I’m hard on my apparel’s elbows. Maybe it’s because I recline on any and every surface on breaks and in camp. Or maybe it’s that I wear garments until they’re rags. Either way, it’s shocking to think about all the places I’ve rubbed the elbows of my Keb Fleece over the last five years with little more to show for it than some slight bagging. Its 73 percent polyester content and a tighter weave than many fleeces accounts for the durability, but the fabric isn’t a one-trick pony: It still lets enough air through, and the 20 percent wool content means I’ve worn it for five days in the backcountry and then boarded a plane home without offending seatmates for being stinky. The Keb’s athletic fit, long arms, and comfortable hood make it a pack essential that I’ve used as my main insulation piece in summer (the fleece is soft against skin), as a middie in winter, and as an outer layer in shoulder season. A single chest pocket fits a phone and pair of sunglasses, and it packs down to the size of a handbag.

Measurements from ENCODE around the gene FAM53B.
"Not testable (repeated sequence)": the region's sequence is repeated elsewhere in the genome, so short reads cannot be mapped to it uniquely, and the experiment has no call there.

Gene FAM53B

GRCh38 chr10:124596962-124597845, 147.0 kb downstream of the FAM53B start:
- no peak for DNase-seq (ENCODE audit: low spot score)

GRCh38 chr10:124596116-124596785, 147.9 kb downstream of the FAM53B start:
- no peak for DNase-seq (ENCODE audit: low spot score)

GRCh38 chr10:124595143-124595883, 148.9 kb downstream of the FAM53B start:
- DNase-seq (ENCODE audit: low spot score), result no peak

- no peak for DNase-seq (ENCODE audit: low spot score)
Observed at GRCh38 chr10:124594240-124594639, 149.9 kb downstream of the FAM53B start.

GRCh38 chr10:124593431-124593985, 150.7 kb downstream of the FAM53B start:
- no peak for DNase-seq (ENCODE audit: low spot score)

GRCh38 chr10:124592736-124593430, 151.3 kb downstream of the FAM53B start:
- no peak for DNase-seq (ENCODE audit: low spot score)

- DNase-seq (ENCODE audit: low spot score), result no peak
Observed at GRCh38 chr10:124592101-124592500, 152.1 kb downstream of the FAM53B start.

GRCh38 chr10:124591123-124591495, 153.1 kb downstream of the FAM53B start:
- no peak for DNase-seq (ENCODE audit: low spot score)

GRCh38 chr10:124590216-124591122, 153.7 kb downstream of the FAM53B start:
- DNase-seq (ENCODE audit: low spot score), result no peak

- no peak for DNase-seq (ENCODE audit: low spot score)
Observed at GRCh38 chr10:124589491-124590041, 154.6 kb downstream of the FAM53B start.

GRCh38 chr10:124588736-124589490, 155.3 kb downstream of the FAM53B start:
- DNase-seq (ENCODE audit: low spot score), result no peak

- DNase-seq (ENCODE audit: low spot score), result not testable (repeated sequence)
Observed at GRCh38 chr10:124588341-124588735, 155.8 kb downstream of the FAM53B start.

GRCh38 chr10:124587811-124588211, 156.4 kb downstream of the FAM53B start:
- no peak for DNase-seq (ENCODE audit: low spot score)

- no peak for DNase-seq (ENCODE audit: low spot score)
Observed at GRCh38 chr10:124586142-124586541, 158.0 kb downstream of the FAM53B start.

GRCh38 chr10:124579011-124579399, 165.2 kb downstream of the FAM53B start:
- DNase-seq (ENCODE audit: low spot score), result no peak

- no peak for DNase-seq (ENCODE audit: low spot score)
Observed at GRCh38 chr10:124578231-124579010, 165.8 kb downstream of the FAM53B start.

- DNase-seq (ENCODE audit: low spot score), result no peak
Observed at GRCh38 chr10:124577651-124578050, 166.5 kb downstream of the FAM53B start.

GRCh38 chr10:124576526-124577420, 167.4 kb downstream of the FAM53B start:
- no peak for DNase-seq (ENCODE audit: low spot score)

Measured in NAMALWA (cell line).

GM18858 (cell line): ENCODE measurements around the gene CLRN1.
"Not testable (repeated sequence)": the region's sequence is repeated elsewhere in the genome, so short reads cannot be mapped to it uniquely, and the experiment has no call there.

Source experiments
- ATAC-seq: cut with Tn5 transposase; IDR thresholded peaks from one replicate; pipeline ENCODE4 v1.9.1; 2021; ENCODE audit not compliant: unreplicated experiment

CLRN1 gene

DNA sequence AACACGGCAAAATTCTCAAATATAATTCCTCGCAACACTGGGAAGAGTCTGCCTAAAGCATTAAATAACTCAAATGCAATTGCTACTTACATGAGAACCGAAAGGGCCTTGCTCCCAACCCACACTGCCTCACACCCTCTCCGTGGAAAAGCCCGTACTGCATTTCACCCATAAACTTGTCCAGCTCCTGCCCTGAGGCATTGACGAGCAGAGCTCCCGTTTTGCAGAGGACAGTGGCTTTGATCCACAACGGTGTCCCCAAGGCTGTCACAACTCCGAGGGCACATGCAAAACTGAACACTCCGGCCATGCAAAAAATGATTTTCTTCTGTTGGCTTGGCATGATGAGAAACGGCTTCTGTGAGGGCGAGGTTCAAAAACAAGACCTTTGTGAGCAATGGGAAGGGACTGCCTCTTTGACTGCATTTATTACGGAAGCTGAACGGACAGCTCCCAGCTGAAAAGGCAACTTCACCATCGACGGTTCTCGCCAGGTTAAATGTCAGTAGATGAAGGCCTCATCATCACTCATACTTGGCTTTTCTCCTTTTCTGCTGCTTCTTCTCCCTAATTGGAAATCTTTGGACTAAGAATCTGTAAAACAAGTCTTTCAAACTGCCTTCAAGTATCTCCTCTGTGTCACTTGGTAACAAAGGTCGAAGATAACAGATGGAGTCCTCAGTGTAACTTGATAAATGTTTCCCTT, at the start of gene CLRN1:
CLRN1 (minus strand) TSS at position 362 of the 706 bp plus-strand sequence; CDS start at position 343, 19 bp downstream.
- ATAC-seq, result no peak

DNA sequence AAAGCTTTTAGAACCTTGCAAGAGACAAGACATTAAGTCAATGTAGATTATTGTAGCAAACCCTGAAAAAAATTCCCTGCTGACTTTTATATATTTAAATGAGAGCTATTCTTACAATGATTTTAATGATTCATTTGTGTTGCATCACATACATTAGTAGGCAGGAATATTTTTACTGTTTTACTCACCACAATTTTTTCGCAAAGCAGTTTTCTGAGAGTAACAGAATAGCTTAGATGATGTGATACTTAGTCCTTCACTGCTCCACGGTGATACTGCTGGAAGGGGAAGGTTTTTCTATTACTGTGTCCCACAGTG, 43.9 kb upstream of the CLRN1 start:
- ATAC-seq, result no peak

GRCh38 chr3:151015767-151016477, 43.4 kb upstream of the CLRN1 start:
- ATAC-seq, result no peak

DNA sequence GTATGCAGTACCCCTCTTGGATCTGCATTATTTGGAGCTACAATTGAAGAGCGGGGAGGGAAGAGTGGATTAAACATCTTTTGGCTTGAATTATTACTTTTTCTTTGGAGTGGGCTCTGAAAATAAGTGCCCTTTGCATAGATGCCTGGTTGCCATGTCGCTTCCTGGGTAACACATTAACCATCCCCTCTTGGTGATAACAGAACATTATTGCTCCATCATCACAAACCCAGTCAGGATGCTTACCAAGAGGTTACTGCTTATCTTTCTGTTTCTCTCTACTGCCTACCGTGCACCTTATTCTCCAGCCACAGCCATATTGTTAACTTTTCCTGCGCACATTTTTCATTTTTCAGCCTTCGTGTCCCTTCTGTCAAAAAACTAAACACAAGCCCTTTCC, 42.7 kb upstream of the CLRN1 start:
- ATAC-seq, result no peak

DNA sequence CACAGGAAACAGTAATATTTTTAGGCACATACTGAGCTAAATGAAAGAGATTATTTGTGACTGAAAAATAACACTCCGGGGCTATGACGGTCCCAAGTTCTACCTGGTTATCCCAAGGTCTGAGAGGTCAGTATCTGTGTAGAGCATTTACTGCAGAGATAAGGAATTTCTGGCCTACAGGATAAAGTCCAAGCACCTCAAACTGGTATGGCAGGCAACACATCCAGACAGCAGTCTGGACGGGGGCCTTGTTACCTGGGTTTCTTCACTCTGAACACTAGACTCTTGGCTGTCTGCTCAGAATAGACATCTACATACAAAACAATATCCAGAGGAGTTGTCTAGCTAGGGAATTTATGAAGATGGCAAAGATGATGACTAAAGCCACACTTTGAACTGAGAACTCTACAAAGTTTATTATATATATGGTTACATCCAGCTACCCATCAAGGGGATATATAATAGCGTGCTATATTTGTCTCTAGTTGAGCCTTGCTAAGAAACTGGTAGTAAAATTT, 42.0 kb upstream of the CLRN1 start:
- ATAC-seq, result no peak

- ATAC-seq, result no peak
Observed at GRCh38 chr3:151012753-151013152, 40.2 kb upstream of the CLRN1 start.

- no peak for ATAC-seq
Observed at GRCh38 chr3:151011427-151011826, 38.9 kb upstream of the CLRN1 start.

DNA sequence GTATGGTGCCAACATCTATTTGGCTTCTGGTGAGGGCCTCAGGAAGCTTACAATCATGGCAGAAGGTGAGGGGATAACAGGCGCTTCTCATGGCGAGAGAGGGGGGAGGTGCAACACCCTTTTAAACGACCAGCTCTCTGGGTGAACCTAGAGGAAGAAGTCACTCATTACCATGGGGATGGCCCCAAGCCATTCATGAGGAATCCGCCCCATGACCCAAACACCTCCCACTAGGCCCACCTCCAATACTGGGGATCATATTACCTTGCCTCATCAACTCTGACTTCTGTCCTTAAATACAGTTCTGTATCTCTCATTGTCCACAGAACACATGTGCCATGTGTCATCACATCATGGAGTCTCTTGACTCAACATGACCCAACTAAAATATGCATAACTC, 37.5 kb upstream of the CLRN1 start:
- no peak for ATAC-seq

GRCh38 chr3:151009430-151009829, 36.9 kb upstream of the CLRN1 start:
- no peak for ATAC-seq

The Keb isn’t perfect: The leather zipper pulls deteriorated in about two years, and five years on, the elastic edging around the hood has started to come loose. But that damage is covered under warranty, and after hundreds of wears, a roundtrip to Fjällräven’s free repair service is the least I can do.